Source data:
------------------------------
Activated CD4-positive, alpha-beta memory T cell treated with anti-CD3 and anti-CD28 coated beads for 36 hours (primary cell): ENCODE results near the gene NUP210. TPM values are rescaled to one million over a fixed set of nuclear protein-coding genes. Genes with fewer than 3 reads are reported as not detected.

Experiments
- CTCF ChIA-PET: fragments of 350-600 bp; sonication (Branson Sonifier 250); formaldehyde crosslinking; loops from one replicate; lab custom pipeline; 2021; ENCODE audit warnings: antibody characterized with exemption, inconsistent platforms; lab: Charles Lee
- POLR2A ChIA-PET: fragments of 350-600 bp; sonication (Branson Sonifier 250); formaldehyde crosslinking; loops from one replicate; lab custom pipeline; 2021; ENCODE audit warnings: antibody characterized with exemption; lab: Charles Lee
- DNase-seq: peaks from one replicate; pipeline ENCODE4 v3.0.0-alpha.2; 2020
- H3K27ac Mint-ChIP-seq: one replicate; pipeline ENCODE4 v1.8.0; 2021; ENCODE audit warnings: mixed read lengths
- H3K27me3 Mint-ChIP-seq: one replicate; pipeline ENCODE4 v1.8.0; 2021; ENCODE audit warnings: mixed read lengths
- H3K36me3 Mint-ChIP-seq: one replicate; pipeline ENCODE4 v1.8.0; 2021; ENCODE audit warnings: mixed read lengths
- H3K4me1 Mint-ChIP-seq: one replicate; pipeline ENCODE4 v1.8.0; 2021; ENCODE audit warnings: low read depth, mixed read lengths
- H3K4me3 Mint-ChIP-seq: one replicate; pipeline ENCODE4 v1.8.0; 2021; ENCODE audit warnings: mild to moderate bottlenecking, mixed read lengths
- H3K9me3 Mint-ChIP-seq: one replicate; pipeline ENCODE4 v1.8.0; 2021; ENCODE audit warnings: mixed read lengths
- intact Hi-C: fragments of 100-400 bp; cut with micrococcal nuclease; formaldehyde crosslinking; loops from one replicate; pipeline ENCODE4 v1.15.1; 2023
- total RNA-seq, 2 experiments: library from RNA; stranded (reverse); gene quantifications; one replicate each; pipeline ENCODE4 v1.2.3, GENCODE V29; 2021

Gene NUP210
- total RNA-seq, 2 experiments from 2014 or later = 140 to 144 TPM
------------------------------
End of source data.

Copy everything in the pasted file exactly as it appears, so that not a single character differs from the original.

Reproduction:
Activated CD4-positive, alpha-beta memory T cell treated with anti-CD3 and anti-CD28 coated beads for 36 hours (primary cell): ENCODE results near the gene NUP210. TPM values are rescaled to one million over a fixed set of nuclear protein-coding genes. Genes with fewer than 3 reads are reported as not detected.

Experiments
- CTCF ChIA-PET: fragments of 350-600 bp; sonication (Branson Sonifier 250); formaldehyde crosslinking; loops from one replicate; lab custom pipeline; 2021; ENCODE audit warnings: antibody characterized with exemption, inconsistent platforms; lab: Charles Lee
- POLR2A ChIA-PET: fragments of 350-600 bp; sonication (Branson Sonifier 250); formaldehyde crosslinking; loops from one replicate; lab custom pipeline; 2021; ENCODE audit warnings: antibody characterized with exemption; lab: Charles Lee
- DNase-seq: peaks from one replicate; pipeline ENCODE4 v3.0.0-alpha.2; 2020
- H3K27ac Mint-ChIP-seq: one replicate; pipeline ENCODE4 v1.8.0; 2021; ENCODE audit warnings: mixed read lengths
- H3K27me3 Mint-ChIP-seq: one replicate; pipeline ENCODE4 v1.8.0; 2021; ENCODE audit warnings: mixed read lengths
- H3K36me3 Mint-ChIP-seq: one replicate; pipeline ENCODE4 v1.8.0; 2021; ENCODE audit warnings: mixed read lengths
- H3K4me1 Mint-ChIP-seq: one replicate; pipeline ENCODE4 v1.8.0; 2021; ENCODE audit warnings: low read depth, mixed read lengths
- H3K4me3 Mint-ChIP-seq: one replicate; pipeline ENCODE4 v1.8.0; 2021; ENCODE audit warnings: mild to moderate bottlenecking, mixed read lengths
- H3K9me3 Mint-ChIP-seq: one replicate; pipeline ENCODE4 v1.8.0; 2021; ENCODE audit warnings: mixed read lengths
- intact Hi-C: fragments of 100-400 bp; cut with micrococcal nuclease; formaldehyde crosslinking; loops from one replicate; pipeline ENCODE4 v1.15.1; 2023
- total RNA-seq, 2 experiments: library from RNA; stranded (reverse); gene quantifications; one replicate each; pipeline ENCODE4 v1.2.3, GENCODE V29; 2021

Gene NUP210
- total RNA-seq, 2 experiments from 2014 or later = 140 to 144 TPM